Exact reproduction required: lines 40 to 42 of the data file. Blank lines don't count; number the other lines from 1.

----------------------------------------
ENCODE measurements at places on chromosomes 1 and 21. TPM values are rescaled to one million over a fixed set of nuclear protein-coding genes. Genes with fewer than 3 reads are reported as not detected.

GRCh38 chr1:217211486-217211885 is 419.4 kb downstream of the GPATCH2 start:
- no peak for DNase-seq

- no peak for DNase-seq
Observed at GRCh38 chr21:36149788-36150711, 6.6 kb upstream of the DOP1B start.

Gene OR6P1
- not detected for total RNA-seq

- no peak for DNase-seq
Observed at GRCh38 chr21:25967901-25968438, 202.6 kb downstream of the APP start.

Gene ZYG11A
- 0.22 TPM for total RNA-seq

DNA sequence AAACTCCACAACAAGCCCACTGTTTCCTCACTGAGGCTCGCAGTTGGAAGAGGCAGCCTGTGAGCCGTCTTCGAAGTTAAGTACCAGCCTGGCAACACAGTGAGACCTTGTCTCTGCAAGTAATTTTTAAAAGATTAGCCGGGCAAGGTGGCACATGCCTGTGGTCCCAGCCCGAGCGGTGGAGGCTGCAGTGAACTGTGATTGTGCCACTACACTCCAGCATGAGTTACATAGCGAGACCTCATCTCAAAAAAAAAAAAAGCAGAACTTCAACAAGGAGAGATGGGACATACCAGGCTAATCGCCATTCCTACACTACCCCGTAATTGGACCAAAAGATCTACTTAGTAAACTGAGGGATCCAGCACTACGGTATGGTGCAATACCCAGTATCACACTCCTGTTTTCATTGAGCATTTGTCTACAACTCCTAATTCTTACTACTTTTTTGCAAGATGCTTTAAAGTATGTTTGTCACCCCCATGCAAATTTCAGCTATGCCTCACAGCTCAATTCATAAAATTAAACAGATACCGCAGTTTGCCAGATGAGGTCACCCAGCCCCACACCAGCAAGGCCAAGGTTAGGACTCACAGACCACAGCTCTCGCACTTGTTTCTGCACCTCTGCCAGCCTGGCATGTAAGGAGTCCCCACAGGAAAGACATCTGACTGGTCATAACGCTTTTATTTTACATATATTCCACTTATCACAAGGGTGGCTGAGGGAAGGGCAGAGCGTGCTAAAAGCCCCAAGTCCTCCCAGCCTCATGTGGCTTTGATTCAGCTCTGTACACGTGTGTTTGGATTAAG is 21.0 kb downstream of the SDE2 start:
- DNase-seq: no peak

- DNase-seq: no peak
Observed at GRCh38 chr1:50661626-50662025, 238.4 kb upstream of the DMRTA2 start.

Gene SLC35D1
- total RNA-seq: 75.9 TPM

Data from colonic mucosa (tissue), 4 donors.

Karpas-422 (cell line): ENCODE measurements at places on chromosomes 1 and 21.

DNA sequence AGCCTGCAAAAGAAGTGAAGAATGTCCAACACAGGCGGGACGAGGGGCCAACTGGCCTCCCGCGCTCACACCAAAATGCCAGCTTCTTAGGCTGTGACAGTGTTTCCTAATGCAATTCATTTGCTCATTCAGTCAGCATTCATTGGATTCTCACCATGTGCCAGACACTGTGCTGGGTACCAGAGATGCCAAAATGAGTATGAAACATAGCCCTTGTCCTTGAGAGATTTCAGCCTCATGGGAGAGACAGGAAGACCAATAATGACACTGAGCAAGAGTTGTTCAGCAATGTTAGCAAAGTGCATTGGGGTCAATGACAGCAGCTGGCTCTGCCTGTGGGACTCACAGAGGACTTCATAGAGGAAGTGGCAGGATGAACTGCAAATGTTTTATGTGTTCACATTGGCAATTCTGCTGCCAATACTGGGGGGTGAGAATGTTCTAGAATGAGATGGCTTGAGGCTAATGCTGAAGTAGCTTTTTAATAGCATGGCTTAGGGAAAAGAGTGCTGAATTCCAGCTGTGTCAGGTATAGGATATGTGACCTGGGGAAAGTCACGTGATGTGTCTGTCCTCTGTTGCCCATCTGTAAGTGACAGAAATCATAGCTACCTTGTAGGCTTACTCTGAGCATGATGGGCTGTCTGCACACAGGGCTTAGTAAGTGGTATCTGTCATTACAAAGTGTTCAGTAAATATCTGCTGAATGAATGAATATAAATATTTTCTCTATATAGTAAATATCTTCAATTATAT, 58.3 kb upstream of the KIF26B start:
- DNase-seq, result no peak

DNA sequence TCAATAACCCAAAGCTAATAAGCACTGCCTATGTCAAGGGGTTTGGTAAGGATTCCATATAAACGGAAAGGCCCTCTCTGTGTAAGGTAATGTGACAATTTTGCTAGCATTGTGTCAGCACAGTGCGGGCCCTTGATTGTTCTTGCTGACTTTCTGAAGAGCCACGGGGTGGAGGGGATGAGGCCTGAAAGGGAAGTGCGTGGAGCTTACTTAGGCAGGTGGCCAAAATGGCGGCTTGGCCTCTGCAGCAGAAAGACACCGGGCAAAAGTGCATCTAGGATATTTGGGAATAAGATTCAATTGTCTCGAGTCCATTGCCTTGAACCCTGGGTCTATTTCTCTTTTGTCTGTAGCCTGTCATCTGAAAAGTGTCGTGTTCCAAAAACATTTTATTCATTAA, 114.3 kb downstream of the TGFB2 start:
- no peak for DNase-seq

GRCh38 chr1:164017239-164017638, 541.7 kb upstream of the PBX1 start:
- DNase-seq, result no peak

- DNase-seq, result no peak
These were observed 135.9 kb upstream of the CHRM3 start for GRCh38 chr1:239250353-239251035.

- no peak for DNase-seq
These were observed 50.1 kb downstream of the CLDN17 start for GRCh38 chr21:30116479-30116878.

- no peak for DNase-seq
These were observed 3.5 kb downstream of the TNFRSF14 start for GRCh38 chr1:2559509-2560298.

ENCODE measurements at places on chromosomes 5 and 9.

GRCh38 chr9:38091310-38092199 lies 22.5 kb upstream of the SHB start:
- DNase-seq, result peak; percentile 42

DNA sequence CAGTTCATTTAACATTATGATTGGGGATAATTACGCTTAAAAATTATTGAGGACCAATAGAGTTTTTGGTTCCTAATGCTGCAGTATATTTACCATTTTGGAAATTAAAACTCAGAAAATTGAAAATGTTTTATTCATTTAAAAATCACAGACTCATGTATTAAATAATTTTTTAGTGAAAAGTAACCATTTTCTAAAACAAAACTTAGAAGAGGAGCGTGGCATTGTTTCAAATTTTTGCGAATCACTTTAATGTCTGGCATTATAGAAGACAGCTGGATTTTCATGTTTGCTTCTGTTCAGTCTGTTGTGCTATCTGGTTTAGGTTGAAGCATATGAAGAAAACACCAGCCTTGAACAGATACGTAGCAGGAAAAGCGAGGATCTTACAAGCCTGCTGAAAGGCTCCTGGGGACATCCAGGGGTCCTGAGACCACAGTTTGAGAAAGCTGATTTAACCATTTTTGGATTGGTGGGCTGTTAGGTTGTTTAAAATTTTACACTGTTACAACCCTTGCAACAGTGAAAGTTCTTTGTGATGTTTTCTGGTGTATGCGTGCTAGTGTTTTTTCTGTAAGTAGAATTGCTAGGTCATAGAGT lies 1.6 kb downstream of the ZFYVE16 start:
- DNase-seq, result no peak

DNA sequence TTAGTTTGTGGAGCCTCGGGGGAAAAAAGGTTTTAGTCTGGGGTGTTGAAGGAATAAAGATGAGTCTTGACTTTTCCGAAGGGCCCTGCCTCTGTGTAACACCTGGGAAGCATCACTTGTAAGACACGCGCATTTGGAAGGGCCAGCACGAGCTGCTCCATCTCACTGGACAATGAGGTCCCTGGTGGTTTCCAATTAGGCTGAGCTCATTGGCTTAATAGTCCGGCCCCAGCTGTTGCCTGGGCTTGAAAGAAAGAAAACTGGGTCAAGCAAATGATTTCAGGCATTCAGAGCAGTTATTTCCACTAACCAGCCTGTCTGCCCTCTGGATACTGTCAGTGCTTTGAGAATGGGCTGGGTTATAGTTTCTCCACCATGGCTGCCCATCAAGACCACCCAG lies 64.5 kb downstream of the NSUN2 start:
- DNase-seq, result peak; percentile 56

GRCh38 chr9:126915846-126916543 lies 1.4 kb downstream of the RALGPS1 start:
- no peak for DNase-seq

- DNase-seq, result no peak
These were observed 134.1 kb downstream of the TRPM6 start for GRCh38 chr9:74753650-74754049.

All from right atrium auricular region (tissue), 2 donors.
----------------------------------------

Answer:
- no peak for DNase-seq

- DNase-seq, result no peak
These were observed 134.1 kb downstream of the TRPM6 start for GRCh38 chr9:74753650-74754049.